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VMs: Re: Signature or monogram
> [Jon Grove:] Here is a link to an image of the two sections of
> the VMS (from F86V3 and F66V) containing what appears to be a
> monogram or signature.
> I tried various enhancements but couldn't make it any more
> legible than it is.
> It seems to consist of three connected downstrokes followed by a
> longer upstroke with a loop and final flourish, almost like 'wR'
> but not quite. It's certainly not a random scribble. If it is a
> signature or monogram then it might help to establish dates
> and/or locations for the MS. Does it ring any bells with anyone?
I don't know what to make of these "scribbles" either. However beware
that some of them may be remains of the underlying illustration (the
so-called "garden of Eden").
Specifically, it seems to me that the southwest "plant" originally had
at its tip a large trumpet-like "flower" with serrated edges. The
dot-filled "fishtail" below the scribbles is only the middle 1/3 of
that "flower". The regular zigzag lines in the "scribbles" seem to be
what remains of the "flower"'s serrated edge.
In fact it seems to me that the "jet" issuing from "Adam"'s hand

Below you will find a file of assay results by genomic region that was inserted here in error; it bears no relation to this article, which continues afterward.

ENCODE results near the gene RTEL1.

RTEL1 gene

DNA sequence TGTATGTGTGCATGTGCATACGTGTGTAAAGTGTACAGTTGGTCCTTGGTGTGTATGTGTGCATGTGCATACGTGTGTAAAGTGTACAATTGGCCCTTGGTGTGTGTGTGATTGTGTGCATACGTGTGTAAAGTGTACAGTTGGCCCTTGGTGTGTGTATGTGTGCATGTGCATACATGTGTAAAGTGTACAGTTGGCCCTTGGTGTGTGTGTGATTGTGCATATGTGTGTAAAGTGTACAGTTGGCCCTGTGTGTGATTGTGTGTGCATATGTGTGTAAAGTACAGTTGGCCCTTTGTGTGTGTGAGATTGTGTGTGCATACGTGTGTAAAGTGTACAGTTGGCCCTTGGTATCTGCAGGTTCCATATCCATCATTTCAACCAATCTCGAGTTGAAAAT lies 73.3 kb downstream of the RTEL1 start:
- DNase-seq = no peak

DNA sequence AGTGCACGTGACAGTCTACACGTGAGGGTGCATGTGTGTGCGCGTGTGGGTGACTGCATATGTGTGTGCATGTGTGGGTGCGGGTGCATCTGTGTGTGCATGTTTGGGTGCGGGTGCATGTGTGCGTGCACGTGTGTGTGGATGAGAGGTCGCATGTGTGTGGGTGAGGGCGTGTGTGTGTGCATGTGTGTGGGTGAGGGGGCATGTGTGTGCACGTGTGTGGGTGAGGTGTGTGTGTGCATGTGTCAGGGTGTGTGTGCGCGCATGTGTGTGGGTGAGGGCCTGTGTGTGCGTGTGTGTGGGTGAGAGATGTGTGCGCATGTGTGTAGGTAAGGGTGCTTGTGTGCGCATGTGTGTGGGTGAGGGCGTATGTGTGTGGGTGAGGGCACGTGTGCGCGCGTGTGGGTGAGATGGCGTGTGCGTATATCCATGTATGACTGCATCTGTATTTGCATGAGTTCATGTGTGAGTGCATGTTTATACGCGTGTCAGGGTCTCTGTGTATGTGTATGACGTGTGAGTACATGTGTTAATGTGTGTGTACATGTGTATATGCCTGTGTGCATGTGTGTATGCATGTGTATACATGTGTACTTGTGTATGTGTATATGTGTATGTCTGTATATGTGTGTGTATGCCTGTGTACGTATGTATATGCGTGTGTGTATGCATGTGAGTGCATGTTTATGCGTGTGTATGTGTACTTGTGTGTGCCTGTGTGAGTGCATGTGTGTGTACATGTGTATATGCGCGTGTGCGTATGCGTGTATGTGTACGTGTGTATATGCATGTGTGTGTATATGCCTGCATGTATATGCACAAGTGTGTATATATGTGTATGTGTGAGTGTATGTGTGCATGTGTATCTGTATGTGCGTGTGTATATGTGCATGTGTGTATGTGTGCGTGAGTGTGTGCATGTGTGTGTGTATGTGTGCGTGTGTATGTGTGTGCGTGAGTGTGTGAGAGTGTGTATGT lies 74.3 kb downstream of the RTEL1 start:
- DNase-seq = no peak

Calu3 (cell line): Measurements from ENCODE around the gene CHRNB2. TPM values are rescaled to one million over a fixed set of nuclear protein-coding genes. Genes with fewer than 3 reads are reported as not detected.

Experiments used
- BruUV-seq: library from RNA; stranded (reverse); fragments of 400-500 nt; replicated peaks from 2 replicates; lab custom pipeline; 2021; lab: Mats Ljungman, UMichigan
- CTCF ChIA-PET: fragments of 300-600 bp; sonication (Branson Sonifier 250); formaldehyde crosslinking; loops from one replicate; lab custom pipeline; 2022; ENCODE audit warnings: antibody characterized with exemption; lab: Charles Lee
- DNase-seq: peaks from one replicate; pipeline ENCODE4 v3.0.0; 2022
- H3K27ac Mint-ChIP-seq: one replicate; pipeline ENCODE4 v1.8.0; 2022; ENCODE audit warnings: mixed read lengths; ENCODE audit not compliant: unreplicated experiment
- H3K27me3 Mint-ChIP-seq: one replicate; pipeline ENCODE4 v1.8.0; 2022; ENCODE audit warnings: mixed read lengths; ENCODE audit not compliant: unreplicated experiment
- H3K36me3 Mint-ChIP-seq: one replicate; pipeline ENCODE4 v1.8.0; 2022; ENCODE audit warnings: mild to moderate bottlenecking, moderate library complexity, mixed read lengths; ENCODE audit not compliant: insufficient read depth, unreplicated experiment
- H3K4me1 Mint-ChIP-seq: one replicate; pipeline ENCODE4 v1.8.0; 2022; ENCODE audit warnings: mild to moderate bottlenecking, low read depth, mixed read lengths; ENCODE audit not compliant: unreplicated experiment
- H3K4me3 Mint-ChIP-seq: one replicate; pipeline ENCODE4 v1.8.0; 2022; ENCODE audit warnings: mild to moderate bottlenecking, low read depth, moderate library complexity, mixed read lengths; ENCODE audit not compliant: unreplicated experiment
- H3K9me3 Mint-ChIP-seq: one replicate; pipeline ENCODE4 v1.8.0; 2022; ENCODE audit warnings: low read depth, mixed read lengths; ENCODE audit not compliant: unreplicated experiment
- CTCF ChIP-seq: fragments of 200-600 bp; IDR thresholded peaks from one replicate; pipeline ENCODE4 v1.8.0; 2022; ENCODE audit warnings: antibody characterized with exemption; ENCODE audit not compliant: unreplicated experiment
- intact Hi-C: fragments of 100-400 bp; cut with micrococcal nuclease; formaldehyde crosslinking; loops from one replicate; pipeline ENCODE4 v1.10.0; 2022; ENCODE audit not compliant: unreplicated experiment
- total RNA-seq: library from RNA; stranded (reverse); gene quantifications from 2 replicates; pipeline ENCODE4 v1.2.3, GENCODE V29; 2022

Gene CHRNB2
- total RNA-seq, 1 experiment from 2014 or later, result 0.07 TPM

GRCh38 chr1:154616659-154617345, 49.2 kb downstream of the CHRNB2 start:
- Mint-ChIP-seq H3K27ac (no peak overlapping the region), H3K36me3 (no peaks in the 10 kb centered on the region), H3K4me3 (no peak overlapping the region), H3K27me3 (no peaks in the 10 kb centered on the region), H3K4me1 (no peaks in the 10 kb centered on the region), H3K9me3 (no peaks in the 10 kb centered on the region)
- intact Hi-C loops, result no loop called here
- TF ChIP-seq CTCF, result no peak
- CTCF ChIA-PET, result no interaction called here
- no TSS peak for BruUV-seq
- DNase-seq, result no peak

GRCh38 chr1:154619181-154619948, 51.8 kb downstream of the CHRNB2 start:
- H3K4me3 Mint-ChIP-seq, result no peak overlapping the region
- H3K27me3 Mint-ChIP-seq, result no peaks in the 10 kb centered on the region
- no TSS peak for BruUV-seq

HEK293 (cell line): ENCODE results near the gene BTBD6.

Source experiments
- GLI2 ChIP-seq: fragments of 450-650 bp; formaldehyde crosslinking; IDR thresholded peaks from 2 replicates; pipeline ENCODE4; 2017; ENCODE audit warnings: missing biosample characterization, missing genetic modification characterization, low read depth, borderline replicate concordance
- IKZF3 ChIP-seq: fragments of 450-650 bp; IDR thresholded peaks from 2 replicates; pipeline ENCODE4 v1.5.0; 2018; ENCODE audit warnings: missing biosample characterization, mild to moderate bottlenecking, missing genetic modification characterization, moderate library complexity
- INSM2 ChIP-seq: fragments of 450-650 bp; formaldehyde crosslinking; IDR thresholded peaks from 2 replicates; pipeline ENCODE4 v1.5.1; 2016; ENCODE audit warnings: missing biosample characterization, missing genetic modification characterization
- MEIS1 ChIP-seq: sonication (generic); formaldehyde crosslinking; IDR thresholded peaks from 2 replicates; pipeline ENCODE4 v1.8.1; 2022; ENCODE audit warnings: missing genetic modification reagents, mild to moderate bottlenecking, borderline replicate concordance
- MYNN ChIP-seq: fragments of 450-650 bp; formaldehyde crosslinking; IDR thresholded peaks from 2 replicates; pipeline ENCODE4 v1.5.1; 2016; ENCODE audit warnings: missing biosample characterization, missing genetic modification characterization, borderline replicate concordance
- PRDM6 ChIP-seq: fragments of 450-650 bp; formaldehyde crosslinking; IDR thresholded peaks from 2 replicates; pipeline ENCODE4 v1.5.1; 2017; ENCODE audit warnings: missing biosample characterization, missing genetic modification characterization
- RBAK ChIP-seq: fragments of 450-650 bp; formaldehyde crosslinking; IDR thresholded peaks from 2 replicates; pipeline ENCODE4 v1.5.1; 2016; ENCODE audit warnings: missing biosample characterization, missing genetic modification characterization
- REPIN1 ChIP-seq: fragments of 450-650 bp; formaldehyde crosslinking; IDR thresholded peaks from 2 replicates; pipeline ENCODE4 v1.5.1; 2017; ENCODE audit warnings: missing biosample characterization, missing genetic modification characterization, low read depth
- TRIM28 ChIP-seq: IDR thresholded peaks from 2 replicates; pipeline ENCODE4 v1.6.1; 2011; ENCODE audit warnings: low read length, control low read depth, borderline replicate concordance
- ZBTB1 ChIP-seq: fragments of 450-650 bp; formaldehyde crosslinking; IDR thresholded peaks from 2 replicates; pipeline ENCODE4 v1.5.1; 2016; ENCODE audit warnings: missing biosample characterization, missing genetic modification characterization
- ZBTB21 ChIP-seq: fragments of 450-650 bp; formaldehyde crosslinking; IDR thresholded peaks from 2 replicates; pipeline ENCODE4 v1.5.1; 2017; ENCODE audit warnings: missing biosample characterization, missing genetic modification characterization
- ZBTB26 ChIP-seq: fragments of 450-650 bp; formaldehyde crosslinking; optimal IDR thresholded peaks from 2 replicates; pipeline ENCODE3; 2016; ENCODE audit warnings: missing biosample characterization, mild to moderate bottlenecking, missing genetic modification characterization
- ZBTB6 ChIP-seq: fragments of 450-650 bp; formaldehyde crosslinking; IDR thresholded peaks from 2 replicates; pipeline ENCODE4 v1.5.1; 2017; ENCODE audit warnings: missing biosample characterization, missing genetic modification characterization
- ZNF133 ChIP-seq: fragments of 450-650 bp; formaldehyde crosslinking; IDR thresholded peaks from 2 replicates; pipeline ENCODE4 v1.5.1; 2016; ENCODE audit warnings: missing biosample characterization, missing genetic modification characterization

ends with a miniature version of the same "flower": trumpet-like,
with its middle sector filled with dots.
Selective disappearance of inks is of course quite possible. For
instance, "ink" made from crushed dark flowers or berries would look
great at first but will fade to invisibility in a few decades, since
its pigments are food for bacteria and fungi. Whereas iron-gall ink,
india ink, and mineral pigments will last for centuries, often with no
change in color.
If this interpretation is true, then one can only speculate about
other things that may be missing in the images.
On the other hand, this explanation cannot account for the entire
"scribbles" --- especially that on f66v. A "signature" or "monogram"
is a possibility, but there are others:
* Scribbles by a child. (The one on f66v seems to include a
squarish "face" with eyes.)
* Pen-test scribbles. (By a later owner, who may have had little
regard for the manuscript. Note that f66v is the last page of the
quire, and that the manuscript probably was kept unbound for many
* Remains of a former text that was erased (so that the vellum could
be reused for the VMS).
All the best,